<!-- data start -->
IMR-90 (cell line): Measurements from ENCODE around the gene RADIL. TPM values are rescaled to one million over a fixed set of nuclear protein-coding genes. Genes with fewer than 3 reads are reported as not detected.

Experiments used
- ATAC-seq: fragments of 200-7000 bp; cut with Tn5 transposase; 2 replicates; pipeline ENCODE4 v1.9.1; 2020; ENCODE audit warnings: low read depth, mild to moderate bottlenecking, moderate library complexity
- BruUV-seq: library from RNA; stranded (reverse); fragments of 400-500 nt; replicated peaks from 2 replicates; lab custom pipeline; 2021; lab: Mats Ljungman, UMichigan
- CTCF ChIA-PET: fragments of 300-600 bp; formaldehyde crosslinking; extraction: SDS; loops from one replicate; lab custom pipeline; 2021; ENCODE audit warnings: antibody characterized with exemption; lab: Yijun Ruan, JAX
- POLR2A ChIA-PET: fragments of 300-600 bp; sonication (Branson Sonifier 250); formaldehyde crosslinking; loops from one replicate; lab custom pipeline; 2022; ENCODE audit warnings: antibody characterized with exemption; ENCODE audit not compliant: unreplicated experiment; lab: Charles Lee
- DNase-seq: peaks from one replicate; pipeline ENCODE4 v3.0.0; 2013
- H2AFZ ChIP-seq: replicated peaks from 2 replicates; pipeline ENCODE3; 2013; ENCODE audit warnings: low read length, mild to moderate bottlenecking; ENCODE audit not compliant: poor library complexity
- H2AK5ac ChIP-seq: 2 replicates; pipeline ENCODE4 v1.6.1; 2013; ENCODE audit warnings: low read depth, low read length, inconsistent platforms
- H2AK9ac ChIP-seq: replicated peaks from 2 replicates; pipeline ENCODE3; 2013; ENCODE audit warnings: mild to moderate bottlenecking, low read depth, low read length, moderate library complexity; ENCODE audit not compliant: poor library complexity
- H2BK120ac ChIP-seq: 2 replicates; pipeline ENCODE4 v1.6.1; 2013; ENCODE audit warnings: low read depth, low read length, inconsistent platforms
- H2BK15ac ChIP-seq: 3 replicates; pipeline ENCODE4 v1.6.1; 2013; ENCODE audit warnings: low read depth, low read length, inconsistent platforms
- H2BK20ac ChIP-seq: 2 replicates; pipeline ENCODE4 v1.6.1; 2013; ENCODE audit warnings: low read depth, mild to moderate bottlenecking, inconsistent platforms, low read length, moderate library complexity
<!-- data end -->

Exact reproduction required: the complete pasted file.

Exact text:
IMR-90 (cell line): Measurements from ENCODE around the gene RADIL. TPM values are rescaled to one million over a fixed set of nuclear protein-coding genes. Genes with fewer than 3 reads are reported as not detected.

Experiments used
- ATAC-seq: fragments of 200-7000 bp; cut with Tn5 transposase; 2 replicates; pipeline ENCODE4 v1.9.1; 2020; ENCODE audit warnings: low read depth, mild to moderate bottlenecking, moderate library complexity
- BruUV-seq: library from RNA; stranded (reverse); fragments of 400-500 nt; replicated peaks from 2 replicates; lab custom pipeline; 2021; lab: Mats Ljungman, UMichigan
- CTCF ChIA-PET: fragments of 300-600 bp; formaldehyde crosslinking; extraction: SDS; loops from one replicate; lab custom pipeline; 2021; ENCODE audit warnings: antibody characterized with exemption; lab: Yijun Ruan, JAX
- POLR2A ChIA-PET: fragments of 300-600 bp; sonication (Branson Sonifier 250); formaldehyde crosslinking; loops from one replicate; lab custom pipeline; 2022; ENCODE audit warnings: antibody characterized with exemption; ENCODE audit not compliant: unreplicated experiment; lab: Charles Lee
- DNase-seq: peaks from one replicate; pipeline ENCODE4 v3.0.0; 2013
- H2AFZ ChIP-seq: replicated peaks from 2 replicates; pipeline ENCODE3; 2013; ENCODE audit warnings: low read length, mild to moderate bottlenecking; ENCODE audit not compliant: poor library complexity
- H2AK5ac ChIP-seq: 2 replicates; pipeline ENCODE4 v1.6.1; 2013; ENCODE audit warnings: low read depth, low read length, inconsistent platforms
- H2AK9ac ChIP-seq: replicated peaks from 2 replicates; pipeline ENCODE3; 2013; ENCODE audit warnings: mild to moderate bottlenecking, low read depth, low read length, moderate library complexity; ENCODE audit not compliant: poor library complexity
- H2BK120ac ChIP-seq: 2 replicates; pipeline ENCODE4 v1.6.1; 2013; ENCODE audit warnings: low read depth, low read length, inconsistent platforms
- H2BK15ac ChIP-seq: 3 replicates; pipeline ENCODE4 v1.6.1; 2013; ENCODE audit warnings: low read depth, low read length, inconsistent platforms
- H2BK20ac ChIP-seq: 2 replicates; pipeline ENCODE4 v1.6.1; 2013; ENCODE audit warnings: low read depth, mild to moderate bottlenecking, inconsistent platforms, low read length, moderate library complexity